I’m not much of a read-aloud-er, but I’m trying to get into the habit more now so I can read my own works and double-check the flow. (I’m Scottish, and I write with a light Scottish dialect — not too far off A Song for Ella Grey, which looks bloody *amazing* and is fairly easy on dialect compared to say, Trainspotting).

    I’ve just started getting into audiobooks. I find I’m more critical of strange voices than I am of my own — I gave up on Ready Player One because it felt like Wil Wheaton was just preaching his knowledge at me like a douchebag, and while I usually adore Cecil Palmer’s readings, it took me a few chapters of the Welcome to Night Vale novel before I got used to him reading an actual story instead of his usual podcast radio broadcasts.

    I’m definitely still adapting to this brave and awesome new audio world — I find I still read faster than I listen, so I’ll often use my listening time for podcasts instead. Night Vale, Limetown, and The Black Tapes podcast are current favourites, as well as non-fiction podcast Writing Excuses.
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    • Christina Franke says:

      Reading your writing alone is one of the best ways to edit and check for flow. 🙂 I would do that with my papers when I wasn’t too lazy. Haha.

      A Song for Ella Grey was definitely light, throwing in some mebbes and ayes, but it wasn’t EVERYTHING. I don’t mind light dialect. You really don’t need to much to signal that people are in a particular location or have a certain accent.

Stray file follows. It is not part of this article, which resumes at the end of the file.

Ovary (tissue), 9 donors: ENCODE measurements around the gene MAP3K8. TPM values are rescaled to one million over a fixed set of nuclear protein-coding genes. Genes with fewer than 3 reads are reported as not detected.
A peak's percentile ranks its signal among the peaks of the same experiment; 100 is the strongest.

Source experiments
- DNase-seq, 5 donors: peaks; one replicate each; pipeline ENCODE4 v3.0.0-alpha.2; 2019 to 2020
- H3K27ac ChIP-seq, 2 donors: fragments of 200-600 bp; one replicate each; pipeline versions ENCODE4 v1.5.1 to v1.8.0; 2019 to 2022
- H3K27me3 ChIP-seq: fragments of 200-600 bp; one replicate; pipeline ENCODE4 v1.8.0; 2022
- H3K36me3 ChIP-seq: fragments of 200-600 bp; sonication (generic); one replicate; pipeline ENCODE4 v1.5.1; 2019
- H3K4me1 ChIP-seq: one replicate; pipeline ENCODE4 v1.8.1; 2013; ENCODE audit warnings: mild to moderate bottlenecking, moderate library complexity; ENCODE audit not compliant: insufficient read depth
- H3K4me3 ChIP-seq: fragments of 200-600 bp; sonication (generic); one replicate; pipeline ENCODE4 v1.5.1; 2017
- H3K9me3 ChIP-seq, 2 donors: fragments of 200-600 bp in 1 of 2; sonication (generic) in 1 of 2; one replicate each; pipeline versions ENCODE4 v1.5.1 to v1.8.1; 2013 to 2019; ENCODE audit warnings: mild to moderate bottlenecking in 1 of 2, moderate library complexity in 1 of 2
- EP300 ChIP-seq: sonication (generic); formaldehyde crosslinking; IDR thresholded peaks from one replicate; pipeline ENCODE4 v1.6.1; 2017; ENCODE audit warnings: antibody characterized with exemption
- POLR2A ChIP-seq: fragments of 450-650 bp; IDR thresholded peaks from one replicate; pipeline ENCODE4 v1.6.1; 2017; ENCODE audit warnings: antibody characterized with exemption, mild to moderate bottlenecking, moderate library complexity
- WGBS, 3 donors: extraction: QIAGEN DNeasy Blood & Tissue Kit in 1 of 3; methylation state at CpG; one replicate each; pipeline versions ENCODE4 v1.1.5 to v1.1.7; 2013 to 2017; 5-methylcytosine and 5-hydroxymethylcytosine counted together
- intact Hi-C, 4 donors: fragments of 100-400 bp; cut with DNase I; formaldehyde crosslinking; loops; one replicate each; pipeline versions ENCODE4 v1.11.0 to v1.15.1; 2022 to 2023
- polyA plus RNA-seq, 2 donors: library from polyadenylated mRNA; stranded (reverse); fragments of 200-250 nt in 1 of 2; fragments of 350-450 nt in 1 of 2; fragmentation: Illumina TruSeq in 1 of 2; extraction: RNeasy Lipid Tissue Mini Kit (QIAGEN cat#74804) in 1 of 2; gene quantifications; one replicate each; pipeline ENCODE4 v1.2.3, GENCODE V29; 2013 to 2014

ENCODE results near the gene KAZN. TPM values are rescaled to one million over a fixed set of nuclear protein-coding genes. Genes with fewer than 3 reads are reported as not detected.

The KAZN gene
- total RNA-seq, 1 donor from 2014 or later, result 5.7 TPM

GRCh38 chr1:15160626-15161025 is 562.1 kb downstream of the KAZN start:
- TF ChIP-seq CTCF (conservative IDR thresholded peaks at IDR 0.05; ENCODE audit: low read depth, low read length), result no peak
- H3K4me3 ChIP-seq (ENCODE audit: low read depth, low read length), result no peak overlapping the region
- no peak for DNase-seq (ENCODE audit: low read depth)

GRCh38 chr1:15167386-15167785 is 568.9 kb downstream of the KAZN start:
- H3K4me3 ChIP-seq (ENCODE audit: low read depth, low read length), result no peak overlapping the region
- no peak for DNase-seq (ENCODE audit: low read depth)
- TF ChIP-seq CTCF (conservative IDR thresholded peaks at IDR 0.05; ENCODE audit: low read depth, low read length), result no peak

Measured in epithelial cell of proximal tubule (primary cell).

I enjoy Wil Wheaton’s narration, but I also laughed at that because I can totally see it. Like you, I’m very judgmental of narrators. I always listen to samples first and generally immediately go yes or no. A lot of voices are just not ones I want to listen to for hours on end.

      I’ve never gotten into the whole podcast thing, because I’m a completist and there is just SO much of everything. I’ve promised several people to try WTNV at some point, but I don’t know when I’ll get into it. Listening to audiobooks definitely takes longer than reading the print, but I listen when I’m driving or in the morning while I get ready/at night while I’m prepping for bed. Also during chores. Times when I wouldn’t have gotten reading done otherwise. It’s nice. 🙂

  2. My parents probably read out loud to me a lot as a kid, but I can’t remember it very well. I read stuff aloud to myself occasionally, but it’s almost exclusively lines I find funny (because funny is always worth repeating) and anything written in a foreign language. I love the feel of other languages on my tongue and trying to get the pronunciations/accents right! That’s how I learned to call someone an asshole in Finnish. (Mulkvisti.)

    I keep swearing I’ll get more audiobooks, but those things are expensive. It being read to me vs. me reading it definitely makes a difference to me. Immortal Beloved by Cate Tiernan was fucking hysterical as an audiobook because the narrator was so great, but I read the next two books in print and it wasn’t quite the same. Still funny, but I missed the narrator’s voice.

    Also, awwwwww, Percy! Even your cat is bookish.

    • Christina Franke says:

      Oooh, yeah, I will totally try to pronounce foreign words any time they show up in my books, even if I’m not reading out loud otherwise.

      Audiobooks are expensive. I get a lot from the library, and I have an Audible account which puts a nice discount on them. They do really good sales fairly regularly too. Unfortunately, you have to have a monthly plan to take advantage of those things, I think.

      Percy is just so bookish. By which I mean, he likes to stand between me and my book, offering to be read instead.

  3. Heather says:

    Oh, I miss your read aloud voices! haha. I still think you would be pretty amazing at storytime if you could get past the jam hands 😉

    I actually find myself reading aloud way more often now than I ever did. Doing silly voices used to make me feel really weird, but now I can’t read a story aloud without them.